Models have a tendency to also underestimate the cool, dry air at the surface. Models might indicate temperatures in the upper 40s all day, but in real-life scenarios, highs might only verify in the upper 30s. When moisture falls into dry air, temperatures have a tendency to drop. Evaporative cooling from precipitation falling through the dry air within the CAD layer acts to reinforce (strengthen) the cold-air damming. Model Output Statistics (MOS) products can sometimes show temperature differences of 10 to 20 degrees in some CAD situations. Over the past couple of years, I have noticed that the GFS is getting better at depicting this feature. These improvements are likely due to enhancements and resolution upgrades to the GFS model in recent years.
Influence of the Wedge on Thunderstorms
CAD events can also mitigate or even prevent severe weather. Sometimes the outer edge of the wedge can interact with the warmer temperatures and southerly flow. Helicity and bulk shear values have a tendency to increase, particularly at the periphery of the wedge where the temperature gradient is strongest. Sometimes brief spin-up tornadoes can develop if there is sufficient forcing for thunderstorm formation. As those thunderstorms move north and/or east, further into the firmly entrenched cold-air damming area (more stable air), they tend to weaken.
Oftentimes, thunderstorms approaching from Alabama tend to dissipate as they encounter the relatively stable airmass within the CAD region. This phenomenon has been reported anecdotally by many longtime residents of northern Georgia. Many people cite the mountains to the west as the reason that thunderstorms “never make it across the state line”; however, the mountains to the west are only indirectly tied to thunderstorm dissipation. The tendency for thunderstorms to dissipate as they move into northern Georgia is linked directly to the climatological placement of the wedge, which rarely extends any further west than the higher terrain of eastern Alabama.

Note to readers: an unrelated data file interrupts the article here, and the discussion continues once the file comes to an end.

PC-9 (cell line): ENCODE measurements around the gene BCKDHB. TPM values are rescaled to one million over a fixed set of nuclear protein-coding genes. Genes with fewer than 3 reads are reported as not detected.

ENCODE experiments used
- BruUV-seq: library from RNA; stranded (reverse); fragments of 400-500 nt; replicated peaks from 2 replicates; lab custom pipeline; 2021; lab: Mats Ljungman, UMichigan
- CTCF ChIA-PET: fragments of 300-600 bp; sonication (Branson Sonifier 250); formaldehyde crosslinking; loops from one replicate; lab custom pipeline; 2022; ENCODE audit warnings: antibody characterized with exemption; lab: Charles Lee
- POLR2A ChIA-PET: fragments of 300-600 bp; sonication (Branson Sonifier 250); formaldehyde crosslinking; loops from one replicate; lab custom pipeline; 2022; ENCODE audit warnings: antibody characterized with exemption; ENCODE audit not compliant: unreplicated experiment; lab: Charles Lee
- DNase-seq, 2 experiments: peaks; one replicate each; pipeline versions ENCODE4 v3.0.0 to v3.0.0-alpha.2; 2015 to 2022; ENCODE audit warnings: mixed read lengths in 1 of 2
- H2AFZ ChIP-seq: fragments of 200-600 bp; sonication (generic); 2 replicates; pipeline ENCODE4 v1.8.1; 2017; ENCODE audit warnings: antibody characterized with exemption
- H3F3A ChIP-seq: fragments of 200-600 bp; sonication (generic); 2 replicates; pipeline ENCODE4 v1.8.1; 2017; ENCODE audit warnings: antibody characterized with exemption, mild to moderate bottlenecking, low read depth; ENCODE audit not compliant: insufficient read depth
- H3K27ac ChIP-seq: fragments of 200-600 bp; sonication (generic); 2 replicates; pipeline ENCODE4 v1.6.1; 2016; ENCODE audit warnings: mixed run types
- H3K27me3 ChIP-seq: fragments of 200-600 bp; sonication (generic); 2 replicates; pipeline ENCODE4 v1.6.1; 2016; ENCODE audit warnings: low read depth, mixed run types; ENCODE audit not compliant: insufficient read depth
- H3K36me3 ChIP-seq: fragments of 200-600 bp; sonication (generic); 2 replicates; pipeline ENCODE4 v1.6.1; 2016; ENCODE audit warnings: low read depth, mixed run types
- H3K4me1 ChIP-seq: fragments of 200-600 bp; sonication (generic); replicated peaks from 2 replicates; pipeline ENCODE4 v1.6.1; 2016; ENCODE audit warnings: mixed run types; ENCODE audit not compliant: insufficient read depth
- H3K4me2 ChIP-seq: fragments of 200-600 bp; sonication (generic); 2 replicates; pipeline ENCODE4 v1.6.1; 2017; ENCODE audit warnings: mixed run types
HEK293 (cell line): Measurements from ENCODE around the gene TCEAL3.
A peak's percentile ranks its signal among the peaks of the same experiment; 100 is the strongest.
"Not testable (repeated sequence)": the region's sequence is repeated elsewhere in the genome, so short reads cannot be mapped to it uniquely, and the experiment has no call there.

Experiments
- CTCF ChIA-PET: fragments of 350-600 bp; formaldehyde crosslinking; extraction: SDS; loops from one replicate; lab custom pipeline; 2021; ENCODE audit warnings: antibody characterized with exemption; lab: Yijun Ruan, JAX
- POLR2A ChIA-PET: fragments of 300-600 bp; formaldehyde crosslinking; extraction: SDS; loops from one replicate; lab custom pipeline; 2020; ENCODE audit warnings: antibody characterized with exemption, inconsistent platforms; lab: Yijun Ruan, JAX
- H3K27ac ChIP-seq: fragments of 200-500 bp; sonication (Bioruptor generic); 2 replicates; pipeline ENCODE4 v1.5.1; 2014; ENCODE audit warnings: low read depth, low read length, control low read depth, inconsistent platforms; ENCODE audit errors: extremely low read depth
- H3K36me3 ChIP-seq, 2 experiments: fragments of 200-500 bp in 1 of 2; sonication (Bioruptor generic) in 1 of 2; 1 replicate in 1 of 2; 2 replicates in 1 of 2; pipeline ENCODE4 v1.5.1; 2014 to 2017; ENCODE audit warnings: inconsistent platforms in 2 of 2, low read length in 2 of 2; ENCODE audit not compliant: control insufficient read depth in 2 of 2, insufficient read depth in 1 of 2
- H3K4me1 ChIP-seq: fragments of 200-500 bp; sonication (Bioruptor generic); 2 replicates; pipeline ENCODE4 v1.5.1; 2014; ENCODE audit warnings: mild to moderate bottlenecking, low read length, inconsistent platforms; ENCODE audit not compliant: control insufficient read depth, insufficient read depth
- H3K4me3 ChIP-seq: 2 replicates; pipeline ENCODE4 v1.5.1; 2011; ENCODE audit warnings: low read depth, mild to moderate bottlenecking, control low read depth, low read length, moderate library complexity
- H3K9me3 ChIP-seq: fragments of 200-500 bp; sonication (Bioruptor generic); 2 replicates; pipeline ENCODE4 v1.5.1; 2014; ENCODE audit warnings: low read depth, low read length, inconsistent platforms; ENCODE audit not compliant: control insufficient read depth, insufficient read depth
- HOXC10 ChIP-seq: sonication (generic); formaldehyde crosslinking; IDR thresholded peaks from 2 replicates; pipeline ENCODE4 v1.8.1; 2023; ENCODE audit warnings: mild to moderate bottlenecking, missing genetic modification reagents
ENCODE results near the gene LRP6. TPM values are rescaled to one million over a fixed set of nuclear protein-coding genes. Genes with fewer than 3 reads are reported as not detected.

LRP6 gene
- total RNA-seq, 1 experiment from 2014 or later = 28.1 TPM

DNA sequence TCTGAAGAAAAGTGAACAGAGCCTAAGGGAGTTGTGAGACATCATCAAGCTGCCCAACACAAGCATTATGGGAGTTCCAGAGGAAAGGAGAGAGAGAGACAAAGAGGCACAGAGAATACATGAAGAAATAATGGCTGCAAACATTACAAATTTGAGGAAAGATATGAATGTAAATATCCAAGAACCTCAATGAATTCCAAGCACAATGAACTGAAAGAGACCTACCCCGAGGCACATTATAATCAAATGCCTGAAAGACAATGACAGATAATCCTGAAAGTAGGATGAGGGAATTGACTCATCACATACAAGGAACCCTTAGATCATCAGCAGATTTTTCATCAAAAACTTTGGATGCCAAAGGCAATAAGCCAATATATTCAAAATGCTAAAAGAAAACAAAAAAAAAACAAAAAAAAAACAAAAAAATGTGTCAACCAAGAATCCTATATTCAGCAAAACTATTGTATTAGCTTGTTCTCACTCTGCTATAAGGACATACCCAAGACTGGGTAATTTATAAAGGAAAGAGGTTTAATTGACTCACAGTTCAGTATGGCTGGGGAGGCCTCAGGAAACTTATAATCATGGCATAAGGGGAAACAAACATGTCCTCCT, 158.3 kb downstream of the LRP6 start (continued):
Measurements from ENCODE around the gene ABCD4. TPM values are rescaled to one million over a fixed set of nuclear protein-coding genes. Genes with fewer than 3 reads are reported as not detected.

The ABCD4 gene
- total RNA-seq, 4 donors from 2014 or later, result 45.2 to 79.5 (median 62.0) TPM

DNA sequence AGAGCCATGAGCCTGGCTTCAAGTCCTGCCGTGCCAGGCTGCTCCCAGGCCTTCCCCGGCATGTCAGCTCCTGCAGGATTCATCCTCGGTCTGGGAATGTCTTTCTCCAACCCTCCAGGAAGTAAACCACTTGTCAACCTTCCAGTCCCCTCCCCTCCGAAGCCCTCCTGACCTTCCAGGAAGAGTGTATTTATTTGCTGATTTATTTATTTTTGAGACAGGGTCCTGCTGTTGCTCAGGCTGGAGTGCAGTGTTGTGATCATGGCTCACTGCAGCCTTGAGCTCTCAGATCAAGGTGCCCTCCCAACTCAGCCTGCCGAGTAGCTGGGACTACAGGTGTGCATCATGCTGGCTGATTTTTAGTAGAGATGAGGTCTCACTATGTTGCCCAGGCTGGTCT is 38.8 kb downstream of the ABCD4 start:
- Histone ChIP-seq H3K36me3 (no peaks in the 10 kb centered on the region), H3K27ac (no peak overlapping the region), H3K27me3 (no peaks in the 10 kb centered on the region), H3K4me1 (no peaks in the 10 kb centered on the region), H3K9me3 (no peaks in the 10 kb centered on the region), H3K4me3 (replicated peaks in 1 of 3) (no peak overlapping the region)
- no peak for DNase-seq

Thunderstorms can dissipate for other reasons also. For example, the simple issue of poor timing is one reason; if thunderstorms happen to be moving through eastern Alabama during peak afternoon heating, then cross into Georgia after sunset, the rapid atmospheric stabilization that occurs with the loss of daytime heating will often cause thunderstorms to dissipate (in the absence of large-scale forcing that might allow thunderstorms to persist into the night). In other cases, the large-scale storm track may be unfavorable, for example a southwest to northeast storm track over Alabama may send the forcing for thunderstorms into Tennessee, completely bypassing northern Georgia (this happens quite often). These latter two scenarios are a function of storm track, timing, and luck. Nevertheless, the presence of cold-air damming is likely the predominant cause of thunderstorm dissipation as observed by residents for generations.
Influence of Damming on Freezing Rain Formation
Although cold-air damming can occur year-round, they occur most frequently during the cold season. They are notorious for causing forecasting headaches among meteorologists when precipitation is involved. If the air is cold enough or if the air is sufficiently dry (i.e., characterized by subfreezing wet-bulb temperatures indicating the potential for significant evaporative cooling), winter precipitation may occur. Given the very shallow nature of the wedge, and when winter precipitation occurs (i.e., not just a “cold rain”), the most common precipitation type is freezing rain (see the conditional relative frequency map below).
The following images show some basic statistics and the average synoptic environments associated with freezing rain during CAD events. These are from the research of Chris Robbins (see citation in the image captions).
Evolution of Temperatures During a Cold-Air Damming Event
The following animated image shows the development of a CAD event in February of 2014. This is *not* a forecast. It is intended to show how cold air advects southwestward into Georgia as a wedge develops/intensifies.
Cold-air damming events can occur at any time of the year, but are more common in the fall and winter months. It is a shallow layer of cold/dry air at the surface owing to northeasterly winds along the eastern slopes of the Appalachian Mountains. CAD events can help prevent severe weather, but it can also be responsible for freezing rain and ice storms in parts of North Carolina, South Carolina, and Georgia.